In the age of rapidly shifting models regarding health and healthcare in the United States, Accountable Care Organizations are often cited as a practical example for how to solve the complex healthcare system and distill it down to the greatest care for the greatest number of patients.
To review, Accountable Care Organizations, or ACOs, are a healthcare model in which payers and providers collaborate to treat a specific patient population (1). ACOs may include value-based care initiatives, such as providing discounts or merits for reducing certain disease metrics, apply forward-thinking cost savings initiatives, and essentially aim to coordinate care across the patient population. While at first glance ACOs may seem geared towards primary care providers, in effect ACOs must include surgical and anesthesia providers in order to expand coordinated care to include tertiary and specialty care. Anesthesiologists and anesthesia providers may participate in an ACO by function of their dedicated health center, or they may also spearhead anesthesia specific models through what is known as Accountable Anesthesia Organizations, or AAOs. As the title suggests, these are anesthesia-specific ACO partnerships, led and managed by leaders in the field of anesthesia.
Given that ACOs have disseminated throughout the healthcare market for several years, it behooves healthcare leaders to analyze progress thus far, as well as areas for improvement moving forward. With this aim in mind, researchers from the University of Michigan’s Center for Healthcare Outcomes and Policy produced a longitudinal study that analyzed 10 years’ worth of data at the federal level (2). The aim of the study was to examine hospital and healthcare centers that are active participants in ACOs and elucidate whether these centers experienced a decrease in surgical spending. As surgical spending represents a significant portion of hospital global budgets, this metric was utilized as a proxy for evaluating trends on this topic. During analysis, variable such as hospital-specific patient segmentation, number of anesthesia and surgical staff, and other specificities were treated to control for potential skew.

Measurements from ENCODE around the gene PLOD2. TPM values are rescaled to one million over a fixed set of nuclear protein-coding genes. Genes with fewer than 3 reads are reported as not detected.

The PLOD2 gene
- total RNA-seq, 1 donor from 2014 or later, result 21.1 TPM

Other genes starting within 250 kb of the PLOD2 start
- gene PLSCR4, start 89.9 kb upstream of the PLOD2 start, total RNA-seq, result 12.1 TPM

In the end, the researchers found that participation in ACOs was not associated with a decrease in surgical spending. This effect extended to expenditures related to staffing, e.g. for anesthesia and surgical providers, post-acute care providers, etc., as well as to unit costs for patient length of stays and medications management. In an ancillary result, the study found an improvement in surgical outcomes for patients at ACO-partnered hospitals, although this effect was not strongly statistically significant. The results of this study have several applicable results for future practice. ACOs, or AAOs in the case of anesthesia providers, may not reduce costs in the initialization process of coordinated care implementation. Yet, importantly for anesthesia leaders, an increase in value-based care as measured by outcomes could result in viable savings later down the line, thus stimulating hospital development and patient population health in tandem.
Innovative healthcare delivery mechanisms will continue to encourage partnerships among healthcare providers. Anesthesiologists and other anesthesia providers, as healthcare practitioners active in multiple stages of perioperative care, will effectively serve as a bridge in this initiative to achieve the highest level of care possible for all patients.